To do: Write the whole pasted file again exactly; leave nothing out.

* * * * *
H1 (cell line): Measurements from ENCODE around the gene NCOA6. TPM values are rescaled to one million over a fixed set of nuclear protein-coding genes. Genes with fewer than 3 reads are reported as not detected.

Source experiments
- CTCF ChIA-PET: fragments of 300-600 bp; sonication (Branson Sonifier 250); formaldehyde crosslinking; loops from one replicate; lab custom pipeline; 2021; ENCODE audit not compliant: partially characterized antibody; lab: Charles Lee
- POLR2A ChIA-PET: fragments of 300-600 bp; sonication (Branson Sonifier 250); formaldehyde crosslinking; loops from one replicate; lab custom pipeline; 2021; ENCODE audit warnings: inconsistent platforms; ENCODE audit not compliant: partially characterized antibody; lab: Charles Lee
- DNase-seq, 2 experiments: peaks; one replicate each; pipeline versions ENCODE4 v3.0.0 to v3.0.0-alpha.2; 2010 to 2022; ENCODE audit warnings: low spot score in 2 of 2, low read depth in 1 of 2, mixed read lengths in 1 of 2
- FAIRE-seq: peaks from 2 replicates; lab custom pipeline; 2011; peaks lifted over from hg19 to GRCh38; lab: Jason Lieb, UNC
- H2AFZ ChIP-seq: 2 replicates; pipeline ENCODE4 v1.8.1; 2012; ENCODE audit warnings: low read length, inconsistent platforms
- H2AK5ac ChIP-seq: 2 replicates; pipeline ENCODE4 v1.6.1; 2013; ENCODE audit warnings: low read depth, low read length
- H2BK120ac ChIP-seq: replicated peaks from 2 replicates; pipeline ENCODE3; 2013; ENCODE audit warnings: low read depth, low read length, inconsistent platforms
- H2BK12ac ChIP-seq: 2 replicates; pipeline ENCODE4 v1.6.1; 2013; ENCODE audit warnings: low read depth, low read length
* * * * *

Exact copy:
H1 (cell line): Measurements from ENCODE around the gene NCOA6. TPM values are rescaled to one million over a fixed set of nuclear protein-coding genes. Genes with fewer than 3 reads are reported as not detected.

Source experiments
- CTCF ChIA-PET: fragments of 300-600 bp; sonication (Branson Sonifier 250); formaldehyde crosslinking; loops from one replicate; lab custom pipeline; 2021; ENCODE audit not compliant: partially characterized antibody; lab: Charles Lee
- POLR2A ChIA-PET: fragments of 300-600 bp; sonication (Branson Sonifier 250); formaldehyde crosslinking; loops from one replicate; lab custom pipeline; 2021; ENCODE audit warnings: inconsistent platforms; ENCODE audit not compliant: partially characterized antibody; lab: Charles Lee
- DNase-seq, 2 experiments: peaks; one replicate each; pipeline versions ENCODE4 v3.0.0 to v3.0.0-alpha.2; 2010 to 2022; ENCODE audit warnings: low spot score in 2 of 2, low read depth in 1 of 2, mixed read lengths in 1 of 2
- FAIRE-seq: peaks from 2 replicates; lab custom pipeline; 2011; peaks lifted over from hg19 to GRCh38; lab: Jason Lieb, UNC
- H2AFZ ChIP-seq: 2 replicates; pipeline ENCODE4 v1.8.1; 2012; ENCODE audit warnings: low read length, inconsistent platforms
- H2AK5ac ChIP-seq: 2 replicates; pipeline ENCODE4 v1.6.1; 2013; ENCODE audit warnings: low read depth, low read length
- H2BK120ac ChIP-seq: replicated peaks from 2 replicates; pipeline ENCODE3; 2013; ENCODE audit warnings: low read depth, low read length, inconsistent platforms
- H2BK12ac ChIP-seq: 2 replicates; pipeline ENCODE4 v1.6.1; 2013; ENCODE audit warnings: low read depth, low read length